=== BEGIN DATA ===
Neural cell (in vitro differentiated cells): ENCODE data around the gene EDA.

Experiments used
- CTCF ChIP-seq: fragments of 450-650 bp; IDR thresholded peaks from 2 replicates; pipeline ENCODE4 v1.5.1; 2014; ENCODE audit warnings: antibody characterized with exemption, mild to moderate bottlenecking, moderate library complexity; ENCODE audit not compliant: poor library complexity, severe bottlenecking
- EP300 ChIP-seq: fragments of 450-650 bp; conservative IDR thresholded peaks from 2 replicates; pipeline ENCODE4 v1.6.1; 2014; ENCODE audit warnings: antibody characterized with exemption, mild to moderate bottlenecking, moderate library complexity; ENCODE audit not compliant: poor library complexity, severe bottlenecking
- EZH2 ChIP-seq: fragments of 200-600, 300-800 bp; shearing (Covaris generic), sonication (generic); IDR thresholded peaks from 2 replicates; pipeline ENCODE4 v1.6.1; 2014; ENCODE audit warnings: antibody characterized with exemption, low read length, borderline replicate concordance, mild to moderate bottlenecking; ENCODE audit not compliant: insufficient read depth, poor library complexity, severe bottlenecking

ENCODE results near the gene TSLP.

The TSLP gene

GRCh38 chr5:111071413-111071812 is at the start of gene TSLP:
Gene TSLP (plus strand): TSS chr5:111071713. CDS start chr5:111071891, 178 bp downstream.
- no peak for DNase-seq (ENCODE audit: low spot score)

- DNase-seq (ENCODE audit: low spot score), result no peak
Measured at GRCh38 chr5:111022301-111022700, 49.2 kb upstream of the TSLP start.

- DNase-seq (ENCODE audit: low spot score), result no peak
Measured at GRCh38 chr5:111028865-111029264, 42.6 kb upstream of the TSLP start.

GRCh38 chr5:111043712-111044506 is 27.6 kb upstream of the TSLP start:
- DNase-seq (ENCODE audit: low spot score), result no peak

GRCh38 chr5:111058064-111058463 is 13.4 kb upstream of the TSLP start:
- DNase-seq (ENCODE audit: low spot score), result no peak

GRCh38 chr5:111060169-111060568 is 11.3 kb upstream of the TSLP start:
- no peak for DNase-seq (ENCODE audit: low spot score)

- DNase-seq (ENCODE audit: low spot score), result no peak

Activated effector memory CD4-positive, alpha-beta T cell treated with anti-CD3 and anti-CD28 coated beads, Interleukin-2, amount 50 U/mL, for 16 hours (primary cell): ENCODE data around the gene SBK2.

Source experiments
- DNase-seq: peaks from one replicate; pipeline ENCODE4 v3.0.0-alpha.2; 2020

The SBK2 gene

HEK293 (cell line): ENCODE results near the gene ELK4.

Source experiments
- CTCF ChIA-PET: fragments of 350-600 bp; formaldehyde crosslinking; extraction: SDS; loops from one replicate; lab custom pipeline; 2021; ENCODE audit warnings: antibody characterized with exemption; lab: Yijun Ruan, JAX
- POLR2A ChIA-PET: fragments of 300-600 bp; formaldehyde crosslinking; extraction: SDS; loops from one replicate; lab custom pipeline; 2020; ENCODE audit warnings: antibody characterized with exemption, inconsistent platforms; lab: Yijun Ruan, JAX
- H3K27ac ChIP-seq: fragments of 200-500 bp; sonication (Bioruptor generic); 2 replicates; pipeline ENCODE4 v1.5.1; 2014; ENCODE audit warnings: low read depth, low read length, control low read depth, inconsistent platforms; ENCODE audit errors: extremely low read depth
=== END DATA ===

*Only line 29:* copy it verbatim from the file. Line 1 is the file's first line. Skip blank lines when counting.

- POLR2A ChIA-PET: fragments of 300-600 bp; formaldehyde crosslinking; extraction: SDS; loops from one replicate; lab custom pipeline; 2020; ENCODE audit warnings: antibody characterized with exemption, inconsistent platforms; lab: Yijun Ruan, JAX